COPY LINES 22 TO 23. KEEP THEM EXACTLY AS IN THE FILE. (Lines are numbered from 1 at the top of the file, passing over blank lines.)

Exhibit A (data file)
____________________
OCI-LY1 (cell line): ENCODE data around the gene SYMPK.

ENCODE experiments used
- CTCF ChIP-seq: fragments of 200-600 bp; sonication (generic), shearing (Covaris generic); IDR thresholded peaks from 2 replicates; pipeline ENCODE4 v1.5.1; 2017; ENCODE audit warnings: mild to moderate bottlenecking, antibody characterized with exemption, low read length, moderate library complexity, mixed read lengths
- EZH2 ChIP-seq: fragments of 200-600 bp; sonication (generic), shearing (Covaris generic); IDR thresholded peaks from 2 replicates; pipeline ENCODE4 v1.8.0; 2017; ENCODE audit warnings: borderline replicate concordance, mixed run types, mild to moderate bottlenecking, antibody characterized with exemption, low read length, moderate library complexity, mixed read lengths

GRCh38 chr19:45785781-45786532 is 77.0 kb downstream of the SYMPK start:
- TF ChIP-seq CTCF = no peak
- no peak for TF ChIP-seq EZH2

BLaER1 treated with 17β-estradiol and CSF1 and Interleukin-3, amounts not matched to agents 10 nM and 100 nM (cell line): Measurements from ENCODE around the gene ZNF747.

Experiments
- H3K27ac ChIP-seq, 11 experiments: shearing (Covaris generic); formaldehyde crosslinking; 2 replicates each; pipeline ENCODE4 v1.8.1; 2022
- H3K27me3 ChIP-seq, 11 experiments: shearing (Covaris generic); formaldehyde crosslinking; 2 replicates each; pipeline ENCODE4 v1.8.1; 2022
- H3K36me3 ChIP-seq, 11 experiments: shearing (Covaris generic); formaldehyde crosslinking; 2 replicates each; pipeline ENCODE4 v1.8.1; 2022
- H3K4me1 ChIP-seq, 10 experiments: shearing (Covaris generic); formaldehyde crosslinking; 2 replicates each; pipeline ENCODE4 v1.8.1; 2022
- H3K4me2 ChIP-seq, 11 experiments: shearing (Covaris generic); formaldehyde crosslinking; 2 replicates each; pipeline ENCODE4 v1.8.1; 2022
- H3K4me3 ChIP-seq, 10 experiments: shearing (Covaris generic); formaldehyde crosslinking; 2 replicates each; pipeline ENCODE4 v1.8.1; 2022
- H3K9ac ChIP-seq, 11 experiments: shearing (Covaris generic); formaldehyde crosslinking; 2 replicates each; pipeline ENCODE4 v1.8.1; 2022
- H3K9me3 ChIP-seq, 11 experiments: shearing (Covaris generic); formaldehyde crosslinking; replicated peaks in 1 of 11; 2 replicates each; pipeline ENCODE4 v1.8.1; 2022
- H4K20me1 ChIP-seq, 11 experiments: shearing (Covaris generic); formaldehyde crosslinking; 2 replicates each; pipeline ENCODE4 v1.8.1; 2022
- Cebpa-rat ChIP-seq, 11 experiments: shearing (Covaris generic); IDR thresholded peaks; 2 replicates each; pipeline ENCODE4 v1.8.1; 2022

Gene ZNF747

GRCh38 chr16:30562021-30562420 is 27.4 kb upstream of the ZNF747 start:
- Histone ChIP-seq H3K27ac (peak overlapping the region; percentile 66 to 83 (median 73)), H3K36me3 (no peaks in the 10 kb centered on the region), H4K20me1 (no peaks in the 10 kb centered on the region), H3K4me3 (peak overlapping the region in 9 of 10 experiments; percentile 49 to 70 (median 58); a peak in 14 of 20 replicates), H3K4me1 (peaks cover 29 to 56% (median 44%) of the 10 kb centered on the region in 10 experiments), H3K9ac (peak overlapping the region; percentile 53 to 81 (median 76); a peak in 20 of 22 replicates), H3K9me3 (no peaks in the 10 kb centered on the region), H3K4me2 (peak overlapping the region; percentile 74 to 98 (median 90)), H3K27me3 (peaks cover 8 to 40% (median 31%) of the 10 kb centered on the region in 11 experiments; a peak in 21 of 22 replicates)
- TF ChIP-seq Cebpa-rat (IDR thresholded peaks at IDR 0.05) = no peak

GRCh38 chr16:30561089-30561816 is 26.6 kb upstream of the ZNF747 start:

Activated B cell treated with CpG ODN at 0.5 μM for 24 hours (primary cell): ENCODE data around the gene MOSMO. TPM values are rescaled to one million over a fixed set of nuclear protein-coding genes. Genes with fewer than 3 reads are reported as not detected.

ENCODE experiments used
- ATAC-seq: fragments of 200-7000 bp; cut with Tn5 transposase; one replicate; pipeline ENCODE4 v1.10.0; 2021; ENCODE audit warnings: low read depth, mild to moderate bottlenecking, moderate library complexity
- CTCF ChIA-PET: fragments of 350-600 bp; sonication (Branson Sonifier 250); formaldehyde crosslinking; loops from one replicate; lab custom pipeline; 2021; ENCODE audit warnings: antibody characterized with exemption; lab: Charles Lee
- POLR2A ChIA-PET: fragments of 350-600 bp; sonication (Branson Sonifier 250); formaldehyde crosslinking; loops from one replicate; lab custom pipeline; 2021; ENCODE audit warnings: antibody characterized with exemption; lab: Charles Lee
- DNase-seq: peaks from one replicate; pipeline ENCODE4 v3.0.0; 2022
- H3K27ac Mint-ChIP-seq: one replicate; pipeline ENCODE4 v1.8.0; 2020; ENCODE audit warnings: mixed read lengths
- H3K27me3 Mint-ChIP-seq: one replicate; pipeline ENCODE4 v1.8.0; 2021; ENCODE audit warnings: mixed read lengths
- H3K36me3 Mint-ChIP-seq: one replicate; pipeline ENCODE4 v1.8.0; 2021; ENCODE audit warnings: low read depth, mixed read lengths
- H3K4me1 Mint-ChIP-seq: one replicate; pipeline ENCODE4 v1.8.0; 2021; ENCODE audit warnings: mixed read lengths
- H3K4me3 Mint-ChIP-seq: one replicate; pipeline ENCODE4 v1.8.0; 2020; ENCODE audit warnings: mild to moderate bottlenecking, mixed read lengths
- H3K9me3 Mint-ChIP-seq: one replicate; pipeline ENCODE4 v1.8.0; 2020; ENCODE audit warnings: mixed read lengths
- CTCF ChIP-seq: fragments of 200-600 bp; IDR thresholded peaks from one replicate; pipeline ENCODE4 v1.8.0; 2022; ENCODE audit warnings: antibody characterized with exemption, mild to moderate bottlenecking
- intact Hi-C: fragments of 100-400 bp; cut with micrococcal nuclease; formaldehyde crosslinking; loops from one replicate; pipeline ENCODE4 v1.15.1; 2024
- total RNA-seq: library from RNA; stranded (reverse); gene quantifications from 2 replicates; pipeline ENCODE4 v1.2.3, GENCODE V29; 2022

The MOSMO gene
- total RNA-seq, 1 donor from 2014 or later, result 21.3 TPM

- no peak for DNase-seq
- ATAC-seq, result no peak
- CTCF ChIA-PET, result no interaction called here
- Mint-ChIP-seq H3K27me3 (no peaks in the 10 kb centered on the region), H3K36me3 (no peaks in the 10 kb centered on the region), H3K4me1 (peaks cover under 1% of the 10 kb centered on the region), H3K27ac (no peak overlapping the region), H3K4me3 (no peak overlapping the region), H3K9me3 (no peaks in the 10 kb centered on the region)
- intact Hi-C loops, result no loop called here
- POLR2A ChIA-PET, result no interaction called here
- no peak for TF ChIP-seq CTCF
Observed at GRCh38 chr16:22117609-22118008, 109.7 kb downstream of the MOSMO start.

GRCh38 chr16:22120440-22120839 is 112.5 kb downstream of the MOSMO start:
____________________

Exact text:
- Histone ChIP-seq H3K27ac (peak overlapping the region; percentile 66 to 83 (median 73)), H3K36me3 (no peaks in the 10 kb centered on the region), H4K20me1 (no peaks in the 10 kb centered on the region), H3K4me3 (peak overlapping the region in 9 of 10 experiments; percentile 49 to 70 (median 58); a peak in 14 of 20 replicates), H3K4me1 (peaks cover 29 to 56% (median 44%) of the 10 kb centered on the region in 10 experiments), H3K9ac (peak overlapping the region; percentile 53 to 81 (median 76); a peak in 20 of 22 replicates), H3K9me3 (no peaks in the 10 kb centered on the region), H3K4me2 (peak overlapping the region; percentile 74 to 98 (median 90)), H3K27me3 (peaks cover 8 to 40% (median 31%) of the 10 kb centered on the region in 11 experiments; a peak in 21 of 22 replicates)
- TF ChIP-seq Cebpa-rat (IDR thresholded peaks at IDR 0.05) = no peak